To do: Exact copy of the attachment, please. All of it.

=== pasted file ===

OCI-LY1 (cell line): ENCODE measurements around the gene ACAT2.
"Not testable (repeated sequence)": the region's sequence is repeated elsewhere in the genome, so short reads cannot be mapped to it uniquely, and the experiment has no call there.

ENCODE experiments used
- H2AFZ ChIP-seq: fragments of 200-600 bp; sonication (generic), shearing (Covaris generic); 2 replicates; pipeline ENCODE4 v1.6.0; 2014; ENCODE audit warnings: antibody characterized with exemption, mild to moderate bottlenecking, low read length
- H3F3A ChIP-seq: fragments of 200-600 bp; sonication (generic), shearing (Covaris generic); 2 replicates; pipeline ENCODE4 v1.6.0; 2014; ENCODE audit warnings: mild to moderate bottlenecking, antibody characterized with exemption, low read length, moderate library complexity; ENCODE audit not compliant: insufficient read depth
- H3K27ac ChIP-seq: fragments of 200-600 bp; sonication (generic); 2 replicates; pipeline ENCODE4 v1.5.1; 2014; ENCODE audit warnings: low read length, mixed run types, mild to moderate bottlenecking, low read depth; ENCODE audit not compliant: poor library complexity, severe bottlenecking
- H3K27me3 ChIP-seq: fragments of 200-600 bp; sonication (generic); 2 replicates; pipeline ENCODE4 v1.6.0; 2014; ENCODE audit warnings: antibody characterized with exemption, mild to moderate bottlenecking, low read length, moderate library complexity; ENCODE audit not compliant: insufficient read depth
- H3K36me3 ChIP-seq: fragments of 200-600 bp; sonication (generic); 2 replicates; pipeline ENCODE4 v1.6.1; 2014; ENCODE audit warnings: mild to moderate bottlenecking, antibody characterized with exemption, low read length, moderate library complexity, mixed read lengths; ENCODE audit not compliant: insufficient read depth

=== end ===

OCI-LY1 (cell line): ENCODE measurements around the gene ACAT2.
"Not testable (repeated sequence)": the region's sequence is repeated elsewhere in the genome, so short reads cannot be mapped to it uniquely, and the experiment has no call there.

ENCODE experiments used
- H2AFZ ChIP-seq: fragments of 200-600 bp; sonication (generic), shearing (Covaris generic); 2 replicates; pipeline ENCODE4 v1.6.0; 2014; ENCODE audit warnings: antibody characterized with exemption, mild to moderate bottlenecking, low read length
- H3F3A ChIP-seq: fragments of 200-600 bp; sonication (generic), shearing (Covaris generic); 2 replicates; pipeline ENCODE4 v1.6.0; 2014; ENCODE audit warnings: mild to moderate bottlenecking, antibody characterized with exemption, low read length, moderate library complexity; ENCODE audit not compliant: insufficient read depth
- H3K27ac ChIP-seq: fragments of 200-600 bp; sonication (generic); 2 replicates; pipeline ENCODE4 v1.5.1; 2014; ENCODE audit warnings: low read length, mixed run types, mild to moderate bottlenecking, low read depth; ENCODE audit not compliant: poor library complexity, severe bottlenecking
- H3K27me3 ChIP-seq: fragments of 200-600 bp; sonication (generic); 2 replicates; pipeline ENCODE4 v1.6.0; 2014; ENCODE audit warnings: antibody characterized with exemption, mild to moderate bottlenecking, low read length, moderate library complexity; ENCODE audit not compliant: insufficient read depth
- H3K36me3 ChIP-seq: fragments of 200-600 bp; sonication (generic); 2 replicates; pipeline ENCODE4 v1.6.1; 2014; ENCODE audit warnings: mild to moderate bottlenecking, antibody characterized with exemption, low read length, moderate library complexity, mixed read lengths; ENCODE audit not compliant: insufficient read depth